Sweet Briar College - Briar Patch Yearbook (Sweet Briar, VA)

 - Class of 1920

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Sweet Briar College - Briar Patch Yearbook (Sweet Briar, VA) online yearbook collection, 1920 Edition, Cover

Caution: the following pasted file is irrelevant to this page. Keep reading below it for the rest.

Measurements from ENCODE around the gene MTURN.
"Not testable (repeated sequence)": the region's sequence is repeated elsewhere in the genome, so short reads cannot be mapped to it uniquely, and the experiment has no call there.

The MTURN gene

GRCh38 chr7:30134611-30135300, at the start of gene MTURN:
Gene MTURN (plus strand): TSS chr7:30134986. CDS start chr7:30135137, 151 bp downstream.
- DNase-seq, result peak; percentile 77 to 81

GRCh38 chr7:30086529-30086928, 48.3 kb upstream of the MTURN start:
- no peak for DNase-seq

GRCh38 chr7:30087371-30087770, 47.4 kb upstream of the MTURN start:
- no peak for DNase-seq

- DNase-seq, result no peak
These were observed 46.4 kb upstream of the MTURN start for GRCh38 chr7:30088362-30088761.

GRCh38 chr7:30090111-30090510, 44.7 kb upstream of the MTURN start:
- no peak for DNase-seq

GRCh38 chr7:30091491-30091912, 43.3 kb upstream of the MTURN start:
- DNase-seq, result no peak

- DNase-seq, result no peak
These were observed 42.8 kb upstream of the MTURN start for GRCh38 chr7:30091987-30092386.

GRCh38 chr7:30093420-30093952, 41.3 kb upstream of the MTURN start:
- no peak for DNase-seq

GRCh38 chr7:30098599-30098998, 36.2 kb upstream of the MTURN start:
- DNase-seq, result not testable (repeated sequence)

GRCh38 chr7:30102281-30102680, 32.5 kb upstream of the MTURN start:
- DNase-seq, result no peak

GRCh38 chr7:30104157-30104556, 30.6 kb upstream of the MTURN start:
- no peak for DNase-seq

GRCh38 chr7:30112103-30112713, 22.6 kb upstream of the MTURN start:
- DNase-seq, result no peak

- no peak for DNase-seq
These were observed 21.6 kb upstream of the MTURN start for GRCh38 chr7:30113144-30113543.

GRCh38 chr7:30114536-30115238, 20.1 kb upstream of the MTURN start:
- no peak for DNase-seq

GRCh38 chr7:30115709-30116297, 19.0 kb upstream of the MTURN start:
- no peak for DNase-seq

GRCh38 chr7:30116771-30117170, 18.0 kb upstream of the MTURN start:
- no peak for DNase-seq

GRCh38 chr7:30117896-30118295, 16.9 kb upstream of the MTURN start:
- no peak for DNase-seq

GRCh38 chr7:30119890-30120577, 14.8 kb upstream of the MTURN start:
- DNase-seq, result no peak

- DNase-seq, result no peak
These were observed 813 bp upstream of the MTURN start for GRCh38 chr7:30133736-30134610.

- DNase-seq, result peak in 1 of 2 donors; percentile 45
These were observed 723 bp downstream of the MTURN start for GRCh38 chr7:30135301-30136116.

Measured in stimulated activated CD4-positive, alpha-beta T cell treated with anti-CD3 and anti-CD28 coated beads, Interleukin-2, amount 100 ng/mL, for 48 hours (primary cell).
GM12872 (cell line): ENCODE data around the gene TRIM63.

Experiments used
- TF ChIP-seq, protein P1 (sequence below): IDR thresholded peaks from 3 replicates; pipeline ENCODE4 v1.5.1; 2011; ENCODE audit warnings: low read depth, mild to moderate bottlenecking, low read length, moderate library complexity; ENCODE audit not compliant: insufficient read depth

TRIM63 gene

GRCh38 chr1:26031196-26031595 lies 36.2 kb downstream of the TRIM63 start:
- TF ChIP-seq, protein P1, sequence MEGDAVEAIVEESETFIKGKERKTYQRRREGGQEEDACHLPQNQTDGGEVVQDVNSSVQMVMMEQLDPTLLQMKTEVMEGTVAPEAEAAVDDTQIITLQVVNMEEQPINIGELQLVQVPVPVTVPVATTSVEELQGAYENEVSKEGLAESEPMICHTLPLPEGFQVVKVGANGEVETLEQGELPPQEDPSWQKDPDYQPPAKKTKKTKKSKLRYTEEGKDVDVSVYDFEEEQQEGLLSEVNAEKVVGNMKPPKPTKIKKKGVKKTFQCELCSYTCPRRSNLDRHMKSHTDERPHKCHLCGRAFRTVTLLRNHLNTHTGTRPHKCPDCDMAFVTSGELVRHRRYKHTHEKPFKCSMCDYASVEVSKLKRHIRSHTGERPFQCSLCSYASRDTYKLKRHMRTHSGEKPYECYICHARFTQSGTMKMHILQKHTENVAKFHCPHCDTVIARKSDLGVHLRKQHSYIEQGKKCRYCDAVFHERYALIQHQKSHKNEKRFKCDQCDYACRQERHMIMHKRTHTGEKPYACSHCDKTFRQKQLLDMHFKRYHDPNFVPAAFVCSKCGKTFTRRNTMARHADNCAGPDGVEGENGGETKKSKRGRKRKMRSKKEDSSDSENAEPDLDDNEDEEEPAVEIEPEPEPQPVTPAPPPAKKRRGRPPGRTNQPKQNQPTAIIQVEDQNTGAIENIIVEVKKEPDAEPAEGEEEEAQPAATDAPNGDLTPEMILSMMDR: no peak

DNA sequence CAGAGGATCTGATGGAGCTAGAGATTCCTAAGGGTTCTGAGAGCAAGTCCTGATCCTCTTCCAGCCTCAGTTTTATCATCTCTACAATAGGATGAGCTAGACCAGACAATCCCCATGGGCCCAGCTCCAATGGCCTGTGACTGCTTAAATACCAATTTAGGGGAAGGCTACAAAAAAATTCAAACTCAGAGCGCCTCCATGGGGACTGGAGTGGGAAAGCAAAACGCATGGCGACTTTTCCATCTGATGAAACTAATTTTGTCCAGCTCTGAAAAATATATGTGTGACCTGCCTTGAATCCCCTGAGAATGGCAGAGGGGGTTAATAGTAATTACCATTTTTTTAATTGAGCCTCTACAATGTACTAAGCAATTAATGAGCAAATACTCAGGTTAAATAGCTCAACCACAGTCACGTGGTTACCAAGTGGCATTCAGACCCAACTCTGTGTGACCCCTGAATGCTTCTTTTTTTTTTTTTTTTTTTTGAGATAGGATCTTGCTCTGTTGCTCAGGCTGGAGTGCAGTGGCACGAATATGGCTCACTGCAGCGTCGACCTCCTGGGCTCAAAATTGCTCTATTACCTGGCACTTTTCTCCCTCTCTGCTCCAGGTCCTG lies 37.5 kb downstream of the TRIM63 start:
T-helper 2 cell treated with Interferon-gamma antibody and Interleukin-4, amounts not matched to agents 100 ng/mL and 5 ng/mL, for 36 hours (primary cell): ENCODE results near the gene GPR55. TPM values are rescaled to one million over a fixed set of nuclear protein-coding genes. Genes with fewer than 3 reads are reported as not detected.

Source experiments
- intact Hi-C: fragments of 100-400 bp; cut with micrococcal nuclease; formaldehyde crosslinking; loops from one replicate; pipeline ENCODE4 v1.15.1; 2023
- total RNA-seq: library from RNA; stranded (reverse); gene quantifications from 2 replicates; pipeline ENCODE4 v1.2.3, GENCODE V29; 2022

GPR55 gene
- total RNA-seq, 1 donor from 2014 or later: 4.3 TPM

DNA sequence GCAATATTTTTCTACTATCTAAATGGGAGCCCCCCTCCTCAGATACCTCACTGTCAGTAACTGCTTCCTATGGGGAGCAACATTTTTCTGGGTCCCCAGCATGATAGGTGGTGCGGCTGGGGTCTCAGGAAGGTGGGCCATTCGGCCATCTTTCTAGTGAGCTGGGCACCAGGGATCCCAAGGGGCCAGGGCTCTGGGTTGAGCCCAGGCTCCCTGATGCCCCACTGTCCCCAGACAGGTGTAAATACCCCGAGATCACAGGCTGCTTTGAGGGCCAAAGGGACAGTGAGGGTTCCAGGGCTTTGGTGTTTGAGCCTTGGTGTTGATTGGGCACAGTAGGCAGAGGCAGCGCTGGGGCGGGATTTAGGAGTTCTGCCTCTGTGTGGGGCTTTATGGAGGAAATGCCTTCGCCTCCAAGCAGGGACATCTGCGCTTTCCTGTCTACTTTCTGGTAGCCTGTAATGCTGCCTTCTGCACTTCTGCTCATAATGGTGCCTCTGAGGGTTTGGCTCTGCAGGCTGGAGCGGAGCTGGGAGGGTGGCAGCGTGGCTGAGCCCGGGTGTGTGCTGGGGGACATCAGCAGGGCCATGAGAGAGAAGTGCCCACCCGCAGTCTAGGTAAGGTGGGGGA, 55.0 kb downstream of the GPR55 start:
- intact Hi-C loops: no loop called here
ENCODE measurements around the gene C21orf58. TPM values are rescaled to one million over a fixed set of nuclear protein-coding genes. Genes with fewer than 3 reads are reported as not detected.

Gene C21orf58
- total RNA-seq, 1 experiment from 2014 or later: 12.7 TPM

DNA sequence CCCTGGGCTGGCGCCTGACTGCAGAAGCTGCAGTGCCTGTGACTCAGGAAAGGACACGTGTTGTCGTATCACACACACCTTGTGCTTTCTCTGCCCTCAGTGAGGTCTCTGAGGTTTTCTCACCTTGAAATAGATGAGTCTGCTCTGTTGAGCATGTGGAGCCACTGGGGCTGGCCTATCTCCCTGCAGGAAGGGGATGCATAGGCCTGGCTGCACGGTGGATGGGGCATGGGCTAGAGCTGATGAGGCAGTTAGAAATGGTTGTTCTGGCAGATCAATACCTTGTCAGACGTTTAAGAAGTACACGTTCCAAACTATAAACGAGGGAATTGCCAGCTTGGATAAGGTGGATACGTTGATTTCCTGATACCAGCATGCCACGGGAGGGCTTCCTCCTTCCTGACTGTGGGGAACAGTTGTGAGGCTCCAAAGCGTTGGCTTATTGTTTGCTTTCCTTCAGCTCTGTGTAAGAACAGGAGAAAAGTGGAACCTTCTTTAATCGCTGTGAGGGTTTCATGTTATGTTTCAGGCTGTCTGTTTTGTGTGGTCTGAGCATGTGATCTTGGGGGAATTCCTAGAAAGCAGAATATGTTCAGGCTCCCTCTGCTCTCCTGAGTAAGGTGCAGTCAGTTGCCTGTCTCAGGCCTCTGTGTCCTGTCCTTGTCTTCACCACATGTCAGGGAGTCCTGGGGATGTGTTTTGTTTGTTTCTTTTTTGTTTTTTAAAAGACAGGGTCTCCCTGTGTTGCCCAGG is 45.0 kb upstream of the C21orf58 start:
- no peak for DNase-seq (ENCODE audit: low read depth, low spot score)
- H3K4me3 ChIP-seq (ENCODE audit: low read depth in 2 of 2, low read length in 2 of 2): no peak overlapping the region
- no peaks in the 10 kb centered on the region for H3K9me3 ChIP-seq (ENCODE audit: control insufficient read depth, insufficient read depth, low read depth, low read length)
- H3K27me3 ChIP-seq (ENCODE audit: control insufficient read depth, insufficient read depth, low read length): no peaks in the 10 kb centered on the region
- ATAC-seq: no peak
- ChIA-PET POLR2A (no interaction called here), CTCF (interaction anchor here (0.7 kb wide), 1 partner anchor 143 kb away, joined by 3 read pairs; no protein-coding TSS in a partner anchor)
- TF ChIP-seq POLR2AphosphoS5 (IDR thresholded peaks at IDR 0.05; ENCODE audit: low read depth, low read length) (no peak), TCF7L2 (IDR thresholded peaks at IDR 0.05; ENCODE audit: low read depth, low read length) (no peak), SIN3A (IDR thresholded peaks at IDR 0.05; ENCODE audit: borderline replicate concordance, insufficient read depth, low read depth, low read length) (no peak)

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Text from Pages 1 - 282 of the 1920 volume: